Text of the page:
We don’t really know the answers to those questions, yet many employers are allowed to screen folks on the assumption that their character is related to their credit history. As I’ve seen in my own work with people, a bad credit record can be the result of a host of problems not linked to irresponsible financial behavior. The think tank Demos and other advocates have found that many people have seen their credit brought down by periods of unemployment or medical debt. Some were the victims of predatory lending practices.
Consumer advocacy groups have long complained that there is no link between bad credit and job performance. They further argue that such checks disproportionately screen minorities out of jobs, leading to discriminatory hiring.
So what did New York do that’s so special? The city’s ban on considering an applicant’s credit history is one of the toughest laws enacted on this issue, says Amy Traub, a senior policy analyst for Demos. States and local governments can make their own laws that can further restrict employers, except in cases where a credit check is required under federal law, she said.
There are efforts in Congress to prohibit employers from requiring potential employees to disclose their credit history as part of the job application process. Currently, 11 states now limit employers’ access to or use of applicants’ credit information — California, Colorado, Connecticut, Delaware, Hawaii, Illinois, Maryland, Nevada, Oregon, Vermont and Washington, according to National Conference of State Legislatures. And there are an additional 28 bills pending in statehouses across the nation.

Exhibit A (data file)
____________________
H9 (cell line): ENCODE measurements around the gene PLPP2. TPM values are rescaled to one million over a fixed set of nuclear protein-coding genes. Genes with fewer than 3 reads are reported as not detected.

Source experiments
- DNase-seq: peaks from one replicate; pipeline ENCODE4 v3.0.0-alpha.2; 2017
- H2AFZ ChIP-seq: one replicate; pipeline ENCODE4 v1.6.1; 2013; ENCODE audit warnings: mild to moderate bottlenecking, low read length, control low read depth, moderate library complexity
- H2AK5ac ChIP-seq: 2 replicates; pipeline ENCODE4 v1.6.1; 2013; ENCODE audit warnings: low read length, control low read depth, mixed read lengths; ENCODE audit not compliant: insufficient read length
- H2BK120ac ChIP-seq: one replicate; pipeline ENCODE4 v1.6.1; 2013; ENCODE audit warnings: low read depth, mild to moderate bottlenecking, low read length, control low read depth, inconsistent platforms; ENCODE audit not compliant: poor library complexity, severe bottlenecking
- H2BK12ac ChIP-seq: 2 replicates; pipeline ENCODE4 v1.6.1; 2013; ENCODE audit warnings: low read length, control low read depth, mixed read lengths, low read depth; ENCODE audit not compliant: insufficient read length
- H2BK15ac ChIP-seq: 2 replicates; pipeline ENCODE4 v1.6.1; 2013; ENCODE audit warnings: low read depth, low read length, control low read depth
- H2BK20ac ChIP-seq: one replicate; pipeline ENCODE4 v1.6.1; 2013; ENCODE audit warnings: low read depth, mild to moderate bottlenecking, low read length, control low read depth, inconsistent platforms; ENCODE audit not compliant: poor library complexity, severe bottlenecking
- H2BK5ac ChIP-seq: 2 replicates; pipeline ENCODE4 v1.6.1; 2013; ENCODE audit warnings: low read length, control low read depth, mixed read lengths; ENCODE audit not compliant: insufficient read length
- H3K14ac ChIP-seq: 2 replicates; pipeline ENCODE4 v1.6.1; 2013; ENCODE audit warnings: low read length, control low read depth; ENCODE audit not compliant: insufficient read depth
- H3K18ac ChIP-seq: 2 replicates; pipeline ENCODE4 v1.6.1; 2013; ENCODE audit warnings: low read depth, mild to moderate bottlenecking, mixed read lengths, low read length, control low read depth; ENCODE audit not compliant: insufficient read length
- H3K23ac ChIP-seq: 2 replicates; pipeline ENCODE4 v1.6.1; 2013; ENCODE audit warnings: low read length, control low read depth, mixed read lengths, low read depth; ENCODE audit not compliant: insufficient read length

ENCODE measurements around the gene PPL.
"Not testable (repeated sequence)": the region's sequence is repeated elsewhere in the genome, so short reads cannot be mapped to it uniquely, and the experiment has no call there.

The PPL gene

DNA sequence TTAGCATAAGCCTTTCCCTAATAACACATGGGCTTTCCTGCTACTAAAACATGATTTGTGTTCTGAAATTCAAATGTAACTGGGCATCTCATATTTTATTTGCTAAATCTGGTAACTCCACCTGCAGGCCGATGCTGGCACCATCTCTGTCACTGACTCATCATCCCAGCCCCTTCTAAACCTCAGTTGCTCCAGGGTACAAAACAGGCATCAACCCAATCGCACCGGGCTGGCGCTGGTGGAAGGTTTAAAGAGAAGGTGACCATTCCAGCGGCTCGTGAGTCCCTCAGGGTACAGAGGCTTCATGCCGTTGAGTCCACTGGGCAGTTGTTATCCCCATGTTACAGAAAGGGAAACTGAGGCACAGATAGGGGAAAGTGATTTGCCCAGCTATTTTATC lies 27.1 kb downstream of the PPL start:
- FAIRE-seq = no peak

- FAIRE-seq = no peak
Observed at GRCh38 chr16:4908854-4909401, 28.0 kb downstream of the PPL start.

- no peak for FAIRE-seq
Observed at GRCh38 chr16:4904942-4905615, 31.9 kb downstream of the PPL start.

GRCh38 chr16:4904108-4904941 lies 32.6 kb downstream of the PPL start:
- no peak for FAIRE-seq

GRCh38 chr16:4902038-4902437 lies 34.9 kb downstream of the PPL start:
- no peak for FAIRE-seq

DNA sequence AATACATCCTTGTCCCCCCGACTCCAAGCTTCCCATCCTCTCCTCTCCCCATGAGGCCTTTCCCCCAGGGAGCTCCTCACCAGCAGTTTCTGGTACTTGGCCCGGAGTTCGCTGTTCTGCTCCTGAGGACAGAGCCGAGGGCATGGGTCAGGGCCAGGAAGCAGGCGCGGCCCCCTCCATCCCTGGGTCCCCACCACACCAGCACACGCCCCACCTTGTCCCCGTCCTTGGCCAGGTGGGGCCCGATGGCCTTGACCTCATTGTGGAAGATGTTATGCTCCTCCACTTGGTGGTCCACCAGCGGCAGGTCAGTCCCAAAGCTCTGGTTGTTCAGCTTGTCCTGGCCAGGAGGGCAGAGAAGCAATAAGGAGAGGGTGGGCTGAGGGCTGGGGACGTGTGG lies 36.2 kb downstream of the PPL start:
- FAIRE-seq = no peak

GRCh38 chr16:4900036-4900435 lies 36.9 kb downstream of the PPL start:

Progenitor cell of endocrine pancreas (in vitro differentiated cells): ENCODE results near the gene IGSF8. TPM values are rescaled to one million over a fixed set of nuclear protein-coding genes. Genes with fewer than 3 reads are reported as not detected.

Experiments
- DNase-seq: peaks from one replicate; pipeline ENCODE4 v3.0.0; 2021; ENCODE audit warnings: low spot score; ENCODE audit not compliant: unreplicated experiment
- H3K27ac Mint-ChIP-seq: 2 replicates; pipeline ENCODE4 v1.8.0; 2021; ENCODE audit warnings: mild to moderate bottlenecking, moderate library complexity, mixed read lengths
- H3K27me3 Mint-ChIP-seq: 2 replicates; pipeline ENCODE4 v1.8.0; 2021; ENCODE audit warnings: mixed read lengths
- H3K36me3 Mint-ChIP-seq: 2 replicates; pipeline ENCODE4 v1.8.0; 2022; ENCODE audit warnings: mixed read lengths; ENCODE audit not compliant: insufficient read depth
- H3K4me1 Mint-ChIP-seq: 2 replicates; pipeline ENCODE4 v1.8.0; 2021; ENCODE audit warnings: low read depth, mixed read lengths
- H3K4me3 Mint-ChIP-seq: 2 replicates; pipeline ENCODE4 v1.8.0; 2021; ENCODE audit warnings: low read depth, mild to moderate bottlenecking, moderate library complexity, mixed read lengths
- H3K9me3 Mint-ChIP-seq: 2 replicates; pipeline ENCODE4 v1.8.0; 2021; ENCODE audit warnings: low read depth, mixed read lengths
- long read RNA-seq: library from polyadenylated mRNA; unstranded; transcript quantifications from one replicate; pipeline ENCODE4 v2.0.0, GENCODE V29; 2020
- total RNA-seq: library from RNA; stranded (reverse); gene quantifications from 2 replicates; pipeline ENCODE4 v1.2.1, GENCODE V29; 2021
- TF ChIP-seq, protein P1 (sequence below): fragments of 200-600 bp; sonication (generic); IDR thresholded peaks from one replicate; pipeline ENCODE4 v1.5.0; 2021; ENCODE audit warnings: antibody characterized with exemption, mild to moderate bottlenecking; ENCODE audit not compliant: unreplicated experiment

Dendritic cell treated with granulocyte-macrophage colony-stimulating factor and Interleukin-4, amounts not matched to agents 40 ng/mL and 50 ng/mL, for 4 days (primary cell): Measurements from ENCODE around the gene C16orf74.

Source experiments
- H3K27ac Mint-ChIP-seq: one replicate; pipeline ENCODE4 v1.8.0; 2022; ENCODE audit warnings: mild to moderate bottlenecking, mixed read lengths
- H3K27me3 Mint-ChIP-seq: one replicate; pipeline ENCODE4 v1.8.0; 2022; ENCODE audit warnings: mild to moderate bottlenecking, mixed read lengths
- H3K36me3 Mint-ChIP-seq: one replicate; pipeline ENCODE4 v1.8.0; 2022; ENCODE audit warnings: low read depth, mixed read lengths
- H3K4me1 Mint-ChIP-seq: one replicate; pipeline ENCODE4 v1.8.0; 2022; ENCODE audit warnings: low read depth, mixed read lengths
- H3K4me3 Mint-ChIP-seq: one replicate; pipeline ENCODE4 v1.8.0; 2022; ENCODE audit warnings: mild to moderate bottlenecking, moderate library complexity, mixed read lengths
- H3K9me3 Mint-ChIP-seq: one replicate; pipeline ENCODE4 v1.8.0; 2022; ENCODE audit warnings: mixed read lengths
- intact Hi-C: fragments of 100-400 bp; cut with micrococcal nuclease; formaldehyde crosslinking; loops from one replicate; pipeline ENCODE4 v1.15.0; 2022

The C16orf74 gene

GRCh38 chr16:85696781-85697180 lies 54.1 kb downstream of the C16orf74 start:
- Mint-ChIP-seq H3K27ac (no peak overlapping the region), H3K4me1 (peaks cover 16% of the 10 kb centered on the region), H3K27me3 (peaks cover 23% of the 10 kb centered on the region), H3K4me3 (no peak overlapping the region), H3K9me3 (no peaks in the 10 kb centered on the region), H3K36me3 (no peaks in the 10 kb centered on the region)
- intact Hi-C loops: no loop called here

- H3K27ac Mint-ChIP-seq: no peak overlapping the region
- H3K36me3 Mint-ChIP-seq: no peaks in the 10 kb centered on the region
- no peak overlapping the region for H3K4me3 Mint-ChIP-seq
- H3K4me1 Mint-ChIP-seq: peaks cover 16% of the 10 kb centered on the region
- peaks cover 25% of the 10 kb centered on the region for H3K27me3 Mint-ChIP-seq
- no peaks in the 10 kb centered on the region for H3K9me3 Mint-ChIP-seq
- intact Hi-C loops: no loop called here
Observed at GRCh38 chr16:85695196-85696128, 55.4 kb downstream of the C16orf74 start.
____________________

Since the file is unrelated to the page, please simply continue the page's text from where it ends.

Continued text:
“New York’s law is the strongest in the country because it doesn’t include most of the unjustified exemptions found in so many other state laws,” Traub said.
Illinois’ law permits credit checks in hiring for positions where job duties include having unsupervised access to $2,500 in cash or assets. That “would include virtually any position in retail, maintenance, tech support and, likely, food service,” Traub said. “California’s law allows credit checks for any position described as ‘managerial,’ putting a ceiling on how far anyone with flawed credit might be able to advance in their career.”
Even the exceptions in the New York law such as with law enforcement aren’t warranted, Traub argues. The implication that a police officer would be more likely to become crooked if he or she paid bills late is unfounded, she said.
In a 2013 Demos report “Discredited: How Employment Credit Checks Keep Qualified Workers Out of a Job,” Traub makes a great case to cease using anyone’s credit as a job-screening tool.
“Despite their prevalence, little is known about what credit checks actually reveal to employers, what the consequences are for job applicants, or employment credit checks’ overall impact on our society,” she wrote in the report. “Credit reports were not designed as an employment screening tool. Instead, they were developed as a means for lenders to evaluate whether a would-be borrower would be a good credit risk.”
I hope what’s happened in New York will create a precedent. Maybe it will inspire Congress to act so that there’s one standard.
Even with its exceptions, the Empire City deserves a shout-out for removing an unnecessary barrier to employment.
Michelle Singletary welcomes comments and column ideas. Reach her in care of The Washington Post, 1150 15th St. N.W., Washington, DC 20071; or email@example.com.